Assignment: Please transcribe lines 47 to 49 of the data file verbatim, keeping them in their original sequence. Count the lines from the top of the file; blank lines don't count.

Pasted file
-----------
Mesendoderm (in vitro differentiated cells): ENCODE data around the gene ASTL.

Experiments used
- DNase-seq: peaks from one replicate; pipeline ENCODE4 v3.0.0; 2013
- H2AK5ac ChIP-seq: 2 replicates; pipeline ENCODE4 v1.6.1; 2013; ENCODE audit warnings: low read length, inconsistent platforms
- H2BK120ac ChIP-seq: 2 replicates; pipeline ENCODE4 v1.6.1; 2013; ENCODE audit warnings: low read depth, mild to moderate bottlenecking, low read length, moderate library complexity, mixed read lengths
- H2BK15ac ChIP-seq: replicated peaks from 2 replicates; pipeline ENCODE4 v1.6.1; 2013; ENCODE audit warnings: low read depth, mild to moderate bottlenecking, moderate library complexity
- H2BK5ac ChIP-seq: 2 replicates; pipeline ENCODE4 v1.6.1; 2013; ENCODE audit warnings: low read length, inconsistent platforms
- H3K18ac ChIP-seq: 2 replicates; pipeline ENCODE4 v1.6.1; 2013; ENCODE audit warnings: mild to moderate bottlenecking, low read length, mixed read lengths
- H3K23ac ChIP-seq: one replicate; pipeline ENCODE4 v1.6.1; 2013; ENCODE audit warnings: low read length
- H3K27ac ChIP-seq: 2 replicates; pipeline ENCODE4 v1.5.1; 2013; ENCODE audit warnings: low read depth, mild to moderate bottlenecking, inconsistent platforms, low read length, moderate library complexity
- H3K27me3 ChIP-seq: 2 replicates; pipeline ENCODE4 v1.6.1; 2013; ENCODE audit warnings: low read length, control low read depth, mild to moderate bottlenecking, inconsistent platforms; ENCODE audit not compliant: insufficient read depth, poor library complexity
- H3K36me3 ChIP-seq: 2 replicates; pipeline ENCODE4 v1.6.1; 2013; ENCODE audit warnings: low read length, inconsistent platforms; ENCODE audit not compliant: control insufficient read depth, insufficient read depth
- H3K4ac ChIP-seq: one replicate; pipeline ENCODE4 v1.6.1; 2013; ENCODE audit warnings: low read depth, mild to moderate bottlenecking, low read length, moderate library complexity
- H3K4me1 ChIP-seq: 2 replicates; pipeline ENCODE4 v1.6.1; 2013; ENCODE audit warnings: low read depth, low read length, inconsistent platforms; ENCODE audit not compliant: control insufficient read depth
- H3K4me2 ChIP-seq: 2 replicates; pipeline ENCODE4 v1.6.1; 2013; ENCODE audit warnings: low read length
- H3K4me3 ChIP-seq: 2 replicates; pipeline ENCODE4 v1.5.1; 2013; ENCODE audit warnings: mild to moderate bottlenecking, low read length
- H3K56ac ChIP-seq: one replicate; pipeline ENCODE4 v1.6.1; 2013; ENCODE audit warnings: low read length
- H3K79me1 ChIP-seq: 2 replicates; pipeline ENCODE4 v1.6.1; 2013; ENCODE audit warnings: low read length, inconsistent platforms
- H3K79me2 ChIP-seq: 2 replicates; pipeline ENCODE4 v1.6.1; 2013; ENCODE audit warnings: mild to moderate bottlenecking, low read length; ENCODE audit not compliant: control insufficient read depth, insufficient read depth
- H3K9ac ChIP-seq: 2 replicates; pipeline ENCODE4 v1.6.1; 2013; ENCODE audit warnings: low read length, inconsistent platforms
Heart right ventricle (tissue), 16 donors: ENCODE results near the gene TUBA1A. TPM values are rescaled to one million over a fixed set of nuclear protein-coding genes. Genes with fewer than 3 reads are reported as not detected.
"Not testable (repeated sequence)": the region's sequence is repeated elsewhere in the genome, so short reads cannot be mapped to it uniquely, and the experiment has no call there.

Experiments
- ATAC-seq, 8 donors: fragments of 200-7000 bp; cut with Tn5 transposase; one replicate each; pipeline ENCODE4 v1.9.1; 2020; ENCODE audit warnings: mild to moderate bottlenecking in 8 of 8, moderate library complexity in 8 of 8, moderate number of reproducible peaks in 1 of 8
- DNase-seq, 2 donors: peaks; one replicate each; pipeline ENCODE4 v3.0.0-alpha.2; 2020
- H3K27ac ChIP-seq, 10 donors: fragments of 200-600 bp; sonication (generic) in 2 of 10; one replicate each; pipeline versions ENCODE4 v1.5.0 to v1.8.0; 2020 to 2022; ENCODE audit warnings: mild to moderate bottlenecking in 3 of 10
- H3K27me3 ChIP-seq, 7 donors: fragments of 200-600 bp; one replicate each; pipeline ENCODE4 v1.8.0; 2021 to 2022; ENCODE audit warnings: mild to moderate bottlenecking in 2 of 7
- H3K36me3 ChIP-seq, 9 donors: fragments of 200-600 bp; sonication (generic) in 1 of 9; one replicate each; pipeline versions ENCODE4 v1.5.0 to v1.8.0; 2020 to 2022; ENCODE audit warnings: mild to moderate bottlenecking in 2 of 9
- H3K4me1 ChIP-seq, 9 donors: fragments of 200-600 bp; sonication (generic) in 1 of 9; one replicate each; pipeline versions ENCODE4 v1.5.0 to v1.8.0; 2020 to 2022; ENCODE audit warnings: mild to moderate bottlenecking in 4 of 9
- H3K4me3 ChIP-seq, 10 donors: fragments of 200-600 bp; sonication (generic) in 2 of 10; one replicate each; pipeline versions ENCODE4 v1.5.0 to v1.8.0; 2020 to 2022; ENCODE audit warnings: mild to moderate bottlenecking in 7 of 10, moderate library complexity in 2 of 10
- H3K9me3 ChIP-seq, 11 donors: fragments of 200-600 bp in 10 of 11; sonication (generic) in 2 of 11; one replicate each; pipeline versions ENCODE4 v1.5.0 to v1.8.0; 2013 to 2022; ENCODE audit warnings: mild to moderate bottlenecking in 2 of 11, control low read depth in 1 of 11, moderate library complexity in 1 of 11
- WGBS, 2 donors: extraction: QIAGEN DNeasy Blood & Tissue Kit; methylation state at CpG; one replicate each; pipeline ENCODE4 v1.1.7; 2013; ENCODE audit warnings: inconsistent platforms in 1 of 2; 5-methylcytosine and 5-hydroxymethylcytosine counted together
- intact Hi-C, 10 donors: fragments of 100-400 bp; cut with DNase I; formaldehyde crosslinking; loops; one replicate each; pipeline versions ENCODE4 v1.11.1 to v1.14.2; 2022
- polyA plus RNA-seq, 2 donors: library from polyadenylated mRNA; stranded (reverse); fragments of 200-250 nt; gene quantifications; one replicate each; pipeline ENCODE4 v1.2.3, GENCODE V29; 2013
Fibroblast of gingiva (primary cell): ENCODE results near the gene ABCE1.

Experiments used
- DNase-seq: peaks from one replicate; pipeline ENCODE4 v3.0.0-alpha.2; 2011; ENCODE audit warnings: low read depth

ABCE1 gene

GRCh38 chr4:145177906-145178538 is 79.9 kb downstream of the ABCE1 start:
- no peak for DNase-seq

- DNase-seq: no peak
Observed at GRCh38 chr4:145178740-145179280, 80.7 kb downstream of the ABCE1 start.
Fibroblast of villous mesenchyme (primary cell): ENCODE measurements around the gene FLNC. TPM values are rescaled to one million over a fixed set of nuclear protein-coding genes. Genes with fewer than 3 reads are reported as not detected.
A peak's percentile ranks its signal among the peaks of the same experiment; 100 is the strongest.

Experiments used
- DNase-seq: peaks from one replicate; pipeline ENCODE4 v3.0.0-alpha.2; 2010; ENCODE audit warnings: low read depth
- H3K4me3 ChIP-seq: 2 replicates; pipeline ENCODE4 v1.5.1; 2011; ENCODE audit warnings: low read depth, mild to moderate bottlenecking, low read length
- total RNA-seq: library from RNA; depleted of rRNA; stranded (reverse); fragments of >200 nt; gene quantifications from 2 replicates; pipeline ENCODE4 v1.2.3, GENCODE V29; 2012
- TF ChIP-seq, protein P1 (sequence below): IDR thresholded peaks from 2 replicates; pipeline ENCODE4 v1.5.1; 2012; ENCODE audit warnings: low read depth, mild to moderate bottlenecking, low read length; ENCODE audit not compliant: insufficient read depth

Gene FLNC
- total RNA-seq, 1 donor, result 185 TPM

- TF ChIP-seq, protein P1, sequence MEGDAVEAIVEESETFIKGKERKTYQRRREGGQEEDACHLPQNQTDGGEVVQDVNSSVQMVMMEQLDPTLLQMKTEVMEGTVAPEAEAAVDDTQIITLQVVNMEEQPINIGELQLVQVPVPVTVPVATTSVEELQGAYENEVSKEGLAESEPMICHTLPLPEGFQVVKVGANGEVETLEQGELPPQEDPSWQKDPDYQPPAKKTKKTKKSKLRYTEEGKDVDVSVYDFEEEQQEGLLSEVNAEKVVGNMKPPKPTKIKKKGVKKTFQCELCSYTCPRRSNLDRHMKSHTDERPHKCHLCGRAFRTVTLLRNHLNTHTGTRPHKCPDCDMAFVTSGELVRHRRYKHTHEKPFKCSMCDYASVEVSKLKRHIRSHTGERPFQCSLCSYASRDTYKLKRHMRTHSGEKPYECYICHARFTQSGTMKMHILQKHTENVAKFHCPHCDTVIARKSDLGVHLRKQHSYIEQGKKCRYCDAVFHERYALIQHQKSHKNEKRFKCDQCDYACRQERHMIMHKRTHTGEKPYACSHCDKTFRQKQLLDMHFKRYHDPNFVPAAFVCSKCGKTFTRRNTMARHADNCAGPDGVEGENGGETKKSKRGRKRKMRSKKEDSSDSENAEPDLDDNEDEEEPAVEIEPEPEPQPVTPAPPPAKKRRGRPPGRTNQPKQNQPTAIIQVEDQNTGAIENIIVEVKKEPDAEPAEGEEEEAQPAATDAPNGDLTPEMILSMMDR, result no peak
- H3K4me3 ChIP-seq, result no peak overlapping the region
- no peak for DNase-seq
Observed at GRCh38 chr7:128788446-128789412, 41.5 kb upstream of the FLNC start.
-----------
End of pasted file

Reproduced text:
- H3K4me3 ChIP-seq: 2 replicates; pipeline ENCODE4 v1.5.1; 2011; ENCODE audit warnings: low read depth, mild to moderate bottlenecking, low read length
- total RNA-seq: library from RNA; depleted of rRNA; stranded (reverse); fragments of >200 nt; gene quantifications from 2 replicates; pipeline ENCODE4 v1.2.3, GENCODE V29; 2012
- TF ChIP-seq, protein P1 (sequence below): IDR thresholded peaks from 2 replicates; pipeline ENCODE4 v1.5.1; 2012; ENCODE audit warnings: low read depth, mild to moderate bottlenecking, low read length; ENCODE audit not compliant: insufficient read depth